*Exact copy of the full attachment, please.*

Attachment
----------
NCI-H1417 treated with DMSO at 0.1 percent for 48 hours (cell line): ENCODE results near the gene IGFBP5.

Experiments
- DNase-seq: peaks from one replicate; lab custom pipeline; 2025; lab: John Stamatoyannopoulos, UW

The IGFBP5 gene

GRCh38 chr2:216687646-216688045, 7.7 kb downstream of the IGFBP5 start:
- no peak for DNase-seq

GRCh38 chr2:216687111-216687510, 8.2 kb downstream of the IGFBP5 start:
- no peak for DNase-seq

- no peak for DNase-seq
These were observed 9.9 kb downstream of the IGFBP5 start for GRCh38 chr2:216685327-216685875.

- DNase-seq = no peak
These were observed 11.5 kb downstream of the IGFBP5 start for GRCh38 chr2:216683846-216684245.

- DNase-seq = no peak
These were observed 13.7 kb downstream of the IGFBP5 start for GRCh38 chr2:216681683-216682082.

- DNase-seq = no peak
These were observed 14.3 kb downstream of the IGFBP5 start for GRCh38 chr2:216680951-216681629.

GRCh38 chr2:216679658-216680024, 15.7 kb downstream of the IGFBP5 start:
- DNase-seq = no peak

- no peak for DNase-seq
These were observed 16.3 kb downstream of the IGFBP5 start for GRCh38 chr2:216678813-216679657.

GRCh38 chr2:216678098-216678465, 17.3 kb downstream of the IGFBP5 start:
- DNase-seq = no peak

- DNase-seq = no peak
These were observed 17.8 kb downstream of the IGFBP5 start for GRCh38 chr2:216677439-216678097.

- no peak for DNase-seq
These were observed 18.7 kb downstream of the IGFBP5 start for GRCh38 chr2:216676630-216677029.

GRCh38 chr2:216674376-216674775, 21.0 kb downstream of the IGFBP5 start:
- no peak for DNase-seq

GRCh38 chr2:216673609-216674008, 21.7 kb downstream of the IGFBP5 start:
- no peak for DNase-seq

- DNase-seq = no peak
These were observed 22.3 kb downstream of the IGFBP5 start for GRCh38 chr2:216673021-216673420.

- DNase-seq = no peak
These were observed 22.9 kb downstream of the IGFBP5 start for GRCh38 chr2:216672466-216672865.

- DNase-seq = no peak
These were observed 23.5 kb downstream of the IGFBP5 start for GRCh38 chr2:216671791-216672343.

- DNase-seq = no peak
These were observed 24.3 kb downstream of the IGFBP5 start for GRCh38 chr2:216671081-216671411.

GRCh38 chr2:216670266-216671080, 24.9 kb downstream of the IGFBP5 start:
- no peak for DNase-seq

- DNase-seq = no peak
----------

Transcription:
NCI-H1417 treated with DMSO at 0.1 percent for 48 hours (cell line): ENCODE results near the gene IGFBP5.

Experiments
- DNase-seq: peaks from one replicate; lab custom pipeline; 2025; lab: John Stamatoyannopoulos, UW

The IGFBP5 gene

GRCh38 chr2:216687646-216688045, 7.7 kb downstream of the IGFBP5 start:
- no peak for DNase-seq

GRCh38 chr2:216687111-216687510, 8.2 kb downstream of the IGFBP5 start:
- no peak for DNase-seq

- no peak for DNase-seq
These were observed 9.9 kb downstream of the IGFBP5 start for GRCh38 chr2:216685327-216685875.

- DNase-seq = no peak
These were observed 11.5 kb downstream of the IGFBP5 start for GRCh38 chr2:216683846-216684245.

- DNase-seq = no peak
These were observed 13.7 kb downstream of the IGFBP5 start for GRCh38 chr2:216681683-216682082.

- DNase-seq = no peak
These were observed 14.3 kb downstream of the IGFBP5 start for GRCh38 chr2:216680951-216681629.

GRCh38 chr2:216679658-216680024, 15.7 kb downstream of the IGFBP5 start:
- DNase-seq = no peak

- no peak for DNase-seq
These were observed 16.3 kb downstream of the IGFBP5 start for GRCh38 chr2:216678813-216679657.

GRCh38 chr2:216678098-216678465, 17.3 kb downstream of the IGFBP5 start:
- DNase-seq = no peak

- DNase-seq = no peak
These were observed 17.8 kb downstream of the IGFBP5 start for GRCh38 chr2:216677439-216678097.

- no peak for DNase-seq
These were observed 18.7 kb downstream of the IGFBP5 start for GRCh38 chr2:216676630-216677029.

GRCh38 chr2:216674376-216674775, 21.0 kb downstream of the IGFBP5 start:
- no peak for DNase-seq

GRCh38 chr2:216673609-216674008, 21.7 kb downstream of the IGFBP5 start:
- no peak for DNase-seq

- DNase-seq = no peak
These were observed 22.3 kb downstream of the IGFBP5 start for GRCh38 chr2:216673021-216673420.

- DNase-seq = no peak
These were observed 22.9 kb downstream of the IGFBP5 start for GRCh38 chr2:216672466-216672865.

- DNase-seq = no peak
These were observed 23.5 kb downstream of the IGFBP5 start for GRCh38 chr2:216671791-216672343.

- DNase-seq = no peak
These were observed 24.3 kb downstream of the IGFBP5 start for GRCh38 chr2:216671081-216671411.

GRCh38 chr2:216670266-216671080, 24.9 kb downstream of the IGFBP5 start:
- no peak for DNase-seq

- DNase-seq = no peak